The high-rez form can push and pull heavy blocks and kill spiked enemies with his sword, and the weapon shop has an upgrade that lets him fire projectiles when he is at full health, ala The Legend of Zelda. And, while the high-rez form is the only one that can break crumbly blocks, you can buy an upgrade that lets the medium-rez form do this as well, allowing for somewhat easier movement through many of the environmental puzzle sequences.


One of the more important things to understand about the three forms is that the higher resolution forms are heavier… As such, air currents will shoot the low-rez form high into the air, where they will just hold the medium-rez form, and the high-rez form will slowly sink through them. The same is true of water, where the low-rez form will float to the surface, and players can use this strategically to reach higher platforms by devolving underwater and then shooting upward quickly. The medium-rez form can swim freely, and the high-rez form sinks to the bottom.


Later levels feature platforms that respond to the amount of weight placed on them, and these platforms often appear over insta-death lava. Players must take into account their own weight as well as the weight of enemies or blocks that are also on the platform. These solutions may require players to transform into a higher resolution in order to push heavy blocks off the platform, or into a lower resolution to run across them before they sink into the lava. There are even some patrolling enemies that can be ridden around in Pip’s low-rez form, or dragged around by his high-rez counterpart.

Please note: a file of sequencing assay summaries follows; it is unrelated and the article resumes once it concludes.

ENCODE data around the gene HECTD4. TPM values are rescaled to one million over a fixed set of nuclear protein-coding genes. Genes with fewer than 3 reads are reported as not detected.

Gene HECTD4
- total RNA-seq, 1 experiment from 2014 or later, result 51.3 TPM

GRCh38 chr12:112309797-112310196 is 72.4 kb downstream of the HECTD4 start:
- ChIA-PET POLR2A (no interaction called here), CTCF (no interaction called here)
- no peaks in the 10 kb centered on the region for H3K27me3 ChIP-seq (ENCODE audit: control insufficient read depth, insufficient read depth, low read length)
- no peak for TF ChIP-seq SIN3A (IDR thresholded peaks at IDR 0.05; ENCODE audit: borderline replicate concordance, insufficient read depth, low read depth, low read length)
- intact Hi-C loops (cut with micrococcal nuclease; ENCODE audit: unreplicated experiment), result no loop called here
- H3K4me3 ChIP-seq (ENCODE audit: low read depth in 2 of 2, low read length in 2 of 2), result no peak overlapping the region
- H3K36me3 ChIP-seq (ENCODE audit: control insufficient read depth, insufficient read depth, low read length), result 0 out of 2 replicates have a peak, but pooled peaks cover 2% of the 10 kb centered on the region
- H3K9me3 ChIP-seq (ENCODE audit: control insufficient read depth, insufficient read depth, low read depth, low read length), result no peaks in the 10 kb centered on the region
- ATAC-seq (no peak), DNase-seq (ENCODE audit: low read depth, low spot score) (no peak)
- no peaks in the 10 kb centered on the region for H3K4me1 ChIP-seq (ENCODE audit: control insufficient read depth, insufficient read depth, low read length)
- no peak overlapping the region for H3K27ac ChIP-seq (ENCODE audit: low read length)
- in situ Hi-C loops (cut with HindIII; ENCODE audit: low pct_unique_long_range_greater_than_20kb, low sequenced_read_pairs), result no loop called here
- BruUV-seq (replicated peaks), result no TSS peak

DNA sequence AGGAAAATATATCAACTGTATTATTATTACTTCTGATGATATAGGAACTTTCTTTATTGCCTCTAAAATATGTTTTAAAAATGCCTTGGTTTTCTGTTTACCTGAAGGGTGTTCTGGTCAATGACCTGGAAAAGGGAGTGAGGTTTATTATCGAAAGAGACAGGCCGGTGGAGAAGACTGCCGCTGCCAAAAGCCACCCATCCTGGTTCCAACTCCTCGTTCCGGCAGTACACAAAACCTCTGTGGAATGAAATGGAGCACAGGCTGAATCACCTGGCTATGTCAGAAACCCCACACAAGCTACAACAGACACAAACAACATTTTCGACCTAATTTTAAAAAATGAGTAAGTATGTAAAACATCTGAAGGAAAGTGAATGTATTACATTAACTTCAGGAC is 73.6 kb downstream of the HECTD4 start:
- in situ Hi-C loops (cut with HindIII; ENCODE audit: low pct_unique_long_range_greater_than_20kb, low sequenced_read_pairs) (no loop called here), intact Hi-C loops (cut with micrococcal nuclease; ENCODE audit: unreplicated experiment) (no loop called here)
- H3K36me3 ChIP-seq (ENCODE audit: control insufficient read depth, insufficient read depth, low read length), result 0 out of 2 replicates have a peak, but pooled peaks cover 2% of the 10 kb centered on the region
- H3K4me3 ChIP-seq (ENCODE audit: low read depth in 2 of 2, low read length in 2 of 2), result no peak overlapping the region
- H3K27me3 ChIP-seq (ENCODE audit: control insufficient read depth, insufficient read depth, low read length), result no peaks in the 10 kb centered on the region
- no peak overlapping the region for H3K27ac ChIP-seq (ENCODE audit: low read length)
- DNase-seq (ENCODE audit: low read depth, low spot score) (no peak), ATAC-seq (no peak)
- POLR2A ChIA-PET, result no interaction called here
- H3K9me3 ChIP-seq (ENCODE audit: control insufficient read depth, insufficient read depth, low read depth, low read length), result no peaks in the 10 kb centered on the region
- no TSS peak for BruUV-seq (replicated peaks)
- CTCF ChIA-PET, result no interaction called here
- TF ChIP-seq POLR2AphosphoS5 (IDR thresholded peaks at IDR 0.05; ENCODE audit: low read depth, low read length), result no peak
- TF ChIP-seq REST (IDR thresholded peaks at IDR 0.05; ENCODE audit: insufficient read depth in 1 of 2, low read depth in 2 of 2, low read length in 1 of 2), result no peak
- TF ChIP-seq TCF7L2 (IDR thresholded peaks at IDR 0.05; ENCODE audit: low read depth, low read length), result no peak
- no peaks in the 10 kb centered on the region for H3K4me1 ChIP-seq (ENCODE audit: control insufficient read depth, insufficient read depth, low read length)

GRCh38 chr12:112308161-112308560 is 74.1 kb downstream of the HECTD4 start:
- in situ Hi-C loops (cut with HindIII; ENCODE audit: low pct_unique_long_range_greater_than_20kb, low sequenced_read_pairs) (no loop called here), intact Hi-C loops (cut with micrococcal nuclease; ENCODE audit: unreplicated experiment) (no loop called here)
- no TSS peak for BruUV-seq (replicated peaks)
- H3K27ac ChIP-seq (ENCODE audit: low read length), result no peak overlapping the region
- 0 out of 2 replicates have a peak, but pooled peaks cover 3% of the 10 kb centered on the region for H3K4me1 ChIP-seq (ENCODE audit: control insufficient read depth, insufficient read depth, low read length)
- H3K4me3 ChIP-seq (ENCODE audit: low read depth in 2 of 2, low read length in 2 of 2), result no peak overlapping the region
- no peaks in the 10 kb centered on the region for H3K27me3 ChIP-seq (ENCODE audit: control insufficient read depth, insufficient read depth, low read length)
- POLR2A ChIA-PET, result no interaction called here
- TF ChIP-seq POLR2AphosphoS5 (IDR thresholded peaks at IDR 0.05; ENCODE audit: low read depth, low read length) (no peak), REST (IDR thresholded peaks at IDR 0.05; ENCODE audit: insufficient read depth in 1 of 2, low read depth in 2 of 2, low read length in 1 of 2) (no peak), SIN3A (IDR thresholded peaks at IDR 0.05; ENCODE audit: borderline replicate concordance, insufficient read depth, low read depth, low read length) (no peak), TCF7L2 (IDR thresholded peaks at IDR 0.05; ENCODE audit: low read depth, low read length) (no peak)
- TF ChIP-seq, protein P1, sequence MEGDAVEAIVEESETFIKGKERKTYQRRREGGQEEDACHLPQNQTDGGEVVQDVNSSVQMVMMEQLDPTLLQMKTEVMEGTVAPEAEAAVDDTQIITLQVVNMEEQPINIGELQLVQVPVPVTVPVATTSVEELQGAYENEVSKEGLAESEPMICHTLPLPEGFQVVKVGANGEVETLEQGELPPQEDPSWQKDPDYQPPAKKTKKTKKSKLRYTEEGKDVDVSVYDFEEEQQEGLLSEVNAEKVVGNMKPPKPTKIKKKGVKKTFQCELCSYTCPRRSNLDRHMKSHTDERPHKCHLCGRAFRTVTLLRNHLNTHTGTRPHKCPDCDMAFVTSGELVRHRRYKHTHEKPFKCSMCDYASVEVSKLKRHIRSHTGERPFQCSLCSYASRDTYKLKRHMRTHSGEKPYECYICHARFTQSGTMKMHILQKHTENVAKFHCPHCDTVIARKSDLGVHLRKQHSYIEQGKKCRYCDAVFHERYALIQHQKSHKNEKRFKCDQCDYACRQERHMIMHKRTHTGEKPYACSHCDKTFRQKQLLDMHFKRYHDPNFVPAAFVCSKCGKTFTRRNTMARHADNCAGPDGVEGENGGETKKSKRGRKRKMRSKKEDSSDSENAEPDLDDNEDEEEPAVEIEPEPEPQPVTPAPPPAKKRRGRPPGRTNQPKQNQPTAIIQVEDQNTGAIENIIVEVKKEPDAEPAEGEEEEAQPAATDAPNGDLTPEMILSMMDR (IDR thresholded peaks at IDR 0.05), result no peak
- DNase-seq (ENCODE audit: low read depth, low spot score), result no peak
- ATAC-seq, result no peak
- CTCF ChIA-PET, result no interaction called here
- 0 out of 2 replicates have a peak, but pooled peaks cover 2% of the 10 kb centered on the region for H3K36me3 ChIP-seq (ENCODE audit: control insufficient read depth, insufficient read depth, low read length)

As Pip progresses on his linear journey through five themed lands, challenges grow, as does the frequency in which Pip is required to make multiple successful transformations in order to avoid instant death. A few enemy types stir things up, such as the flying bomb enemies that can not only hurt Pip, but set off chain reactions that destroy platforms on which he needs to walk. These foes can also be used strategically as Pip knocks them backward with his sword to blow up distant blocks. Some water-carrying enemies can be turned to the player’s favor as well, as knocking them out of the sky temporarily turns lava and flame spouts to stone.


There are several boss encounters as well, some of which are the traditional bop-three-times affairs that the genre is known for. More often, however, the player is required to evolve Pip to a higher form and then get up close to the boss and devolve, causing damage in the process. Successfully completing a level grants the player a very Super Mario Galaxy-esque fanfare, with a similar theme playing on the world map.



2D CRED
Adventures of Pip was developed by Tic Toc Games, a studio founded in 2011 and based in North Hollywood, CA. The studio is made up of industry veterans Shereef Morse and Larry Kirschner. Credit for the game’s concept is given to Marc Gomez, animation director for Contra 4 and art director for A Boy and His Blob and BloodRayne: Betrayal.


Music for the game was composed by Jake “Virt” Kaufman, who also composed the soundtracks for the Shantae series as well as Contra 4, Retro City Rampage, Ultionus, Shovel Knight, and numerous other games.